CLANDESTINE Makes a Very Public Comeback in Annuals
ClanDestine first debuted at Marvel in 1994, a superpowered family created by Alan Davis, with origins dating back to the 12th century of the Marvel Universe.
Following an original run of 12 issues, the characters have returned in several subsequent projects, including 1996's X-Men/ClanDestine and a 2008 ClanDestine miniseries. Though existing as their own entity mostly separate from Marvel continuity, the clan is interacting with some of the publisher's most iconic superheroes in a major way this summer, with three annuals written and illustrated by Alan Davis — July's Fantastic Four Annual #33, and August's Daredevil Annual #1 and Wolverine Annual #1.
Newsarama talked with Davis — who's also working on The Mighty Thor and Journey Into Mystery crossover "Everything Burns" this summer — via email to learn about how this story came together, get his thoughts on returning to his creations, and how he's balanced his busy Marvel schedule in recent years.
Alan Davis: Marvel contacted me in 2006 to ask if I would be interested in reviving the ClanDestine. The series had always had a small but loyal following who lobbied for a return, and I guess someone in power agreed.
This resulting 2008 ClanDestine five issue mini-series didn't sell well enough to warrant a regular series but there was enough enthusiasm that it was suggested the characters should be introduced to a wider audience through some sort of crossover with the mainstream. I had previously resisted any suggestion of releasing the Clan into the Marvel Universe — possibly to the detriment of the title — but, after having so much fun with the five-issue series, decided I couldn't say no.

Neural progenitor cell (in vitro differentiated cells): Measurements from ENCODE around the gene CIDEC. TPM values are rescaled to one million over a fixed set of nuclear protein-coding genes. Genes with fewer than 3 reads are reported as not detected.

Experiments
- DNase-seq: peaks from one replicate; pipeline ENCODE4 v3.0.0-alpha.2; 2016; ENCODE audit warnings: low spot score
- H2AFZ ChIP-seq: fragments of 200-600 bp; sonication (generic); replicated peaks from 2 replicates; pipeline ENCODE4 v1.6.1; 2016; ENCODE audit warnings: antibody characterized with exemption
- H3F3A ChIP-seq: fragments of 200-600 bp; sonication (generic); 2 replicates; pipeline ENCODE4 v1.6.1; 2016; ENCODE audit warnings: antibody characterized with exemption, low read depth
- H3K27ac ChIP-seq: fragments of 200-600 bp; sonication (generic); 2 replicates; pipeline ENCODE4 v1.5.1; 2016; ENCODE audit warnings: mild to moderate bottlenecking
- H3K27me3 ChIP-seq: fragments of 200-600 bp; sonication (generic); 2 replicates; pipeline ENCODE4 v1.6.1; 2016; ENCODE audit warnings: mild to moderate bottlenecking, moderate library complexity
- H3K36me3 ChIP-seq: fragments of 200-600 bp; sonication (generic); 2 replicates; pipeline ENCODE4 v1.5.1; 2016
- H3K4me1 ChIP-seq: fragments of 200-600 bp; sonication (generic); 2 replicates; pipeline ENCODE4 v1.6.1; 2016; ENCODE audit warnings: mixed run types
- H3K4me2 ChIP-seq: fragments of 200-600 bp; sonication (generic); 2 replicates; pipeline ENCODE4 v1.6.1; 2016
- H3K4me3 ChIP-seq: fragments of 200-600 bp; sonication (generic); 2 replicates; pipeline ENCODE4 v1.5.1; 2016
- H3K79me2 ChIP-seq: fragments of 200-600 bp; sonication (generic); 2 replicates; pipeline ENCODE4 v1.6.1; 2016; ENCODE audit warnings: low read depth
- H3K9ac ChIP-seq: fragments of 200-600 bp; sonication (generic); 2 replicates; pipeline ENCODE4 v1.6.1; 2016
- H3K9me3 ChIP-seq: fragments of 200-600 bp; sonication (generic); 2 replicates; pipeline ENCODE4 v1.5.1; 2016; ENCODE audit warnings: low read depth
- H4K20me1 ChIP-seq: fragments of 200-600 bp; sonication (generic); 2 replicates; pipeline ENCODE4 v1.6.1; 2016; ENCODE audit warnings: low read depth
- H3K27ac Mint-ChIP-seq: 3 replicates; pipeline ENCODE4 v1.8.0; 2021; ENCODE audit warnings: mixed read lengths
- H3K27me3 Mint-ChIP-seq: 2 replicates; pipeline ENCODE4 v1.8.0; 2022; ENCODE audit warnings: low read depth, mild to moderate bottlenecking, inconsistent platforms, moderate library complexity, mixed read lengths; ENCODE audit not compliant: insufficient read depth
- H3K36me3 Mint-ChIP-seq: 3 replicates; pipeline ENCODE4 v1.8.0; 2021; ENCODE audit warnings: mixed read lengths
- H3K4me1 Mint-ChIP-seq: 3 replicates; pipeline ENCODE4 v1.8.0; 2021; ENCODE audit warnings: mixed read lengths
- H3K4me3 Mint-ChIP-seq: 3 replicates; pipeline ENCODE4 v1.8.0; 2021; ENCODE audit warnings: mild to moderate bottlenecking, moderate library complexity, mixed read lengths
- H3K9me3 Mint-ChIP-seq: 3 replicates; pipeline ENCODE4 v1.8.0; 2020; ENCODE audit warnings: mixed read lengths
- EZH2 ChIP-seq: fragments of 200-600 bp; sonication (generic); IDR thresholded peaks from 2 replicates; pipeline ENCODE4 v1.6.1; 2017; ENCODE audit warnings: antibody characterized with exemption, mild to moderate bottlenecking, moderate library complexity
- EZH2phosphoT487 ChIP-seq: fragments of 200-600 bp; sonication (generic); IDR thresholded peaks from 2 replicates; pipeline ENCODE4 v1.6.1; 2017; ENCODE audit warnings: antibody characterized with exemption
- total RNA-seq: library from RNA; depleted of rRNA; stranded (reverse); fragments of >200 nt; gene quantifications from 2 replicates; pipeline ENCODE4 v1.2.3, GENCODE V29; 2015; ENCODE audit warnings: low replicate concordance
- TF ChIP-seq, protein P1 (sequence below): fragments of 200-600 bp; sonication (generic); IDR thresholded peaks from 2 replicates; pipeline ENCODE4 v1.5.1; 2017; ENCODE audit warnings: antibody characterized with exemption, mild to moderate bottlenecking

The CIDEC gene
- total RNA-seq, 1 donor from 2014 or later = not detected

Davis: I really don't know. Even in 1994 the ClanDestine was intended to swim against the mainstream tide. Superficially, the ClanDestine celebrates many of the best superhero clichés but the basic premise avoids the familiar "group dynamic" clichés and has a more individual substance.
The ClanDestine aren't a team or group. They are an insanely dysfunctional family, some of whom are centuries old, and, crucially, none of them have any interest in being heroes or saving the world — except for the teenage twins who hero worship Spider-Man. The stories are fast paced and densely plotted, but I'd like to think that anyone with an open mind will find them entertaining.
Davis: I've not made any conscious or deliberate changes. Each of the various appearances have been concurrent in real "Marvel" time despite any developments in the greater Marvel Universe — which isn't really apparent except for costume variations. In 1994 I plotted more than two years' worth of story and I've followed that as closely as possible despite a decade break or new formats.
Nrama: This current story stretches across Fantastic Four, Daredevil and Wolverine annuals. What made these characters (and Doctor Strange, it appears) right for the story?
Davis: Once the format had been decided Tom Brevoort gave me a list of available titles to choose from. Many of my original (1994) plots included cameos by mainstream Marvel characters so, to a degree, I just changed focus to make characters originally intended for a cameo, within the ClanDestine book, the star of the story. This reduced the Clan's role within the annuals but it hasn't altered the key events or outcome of the story.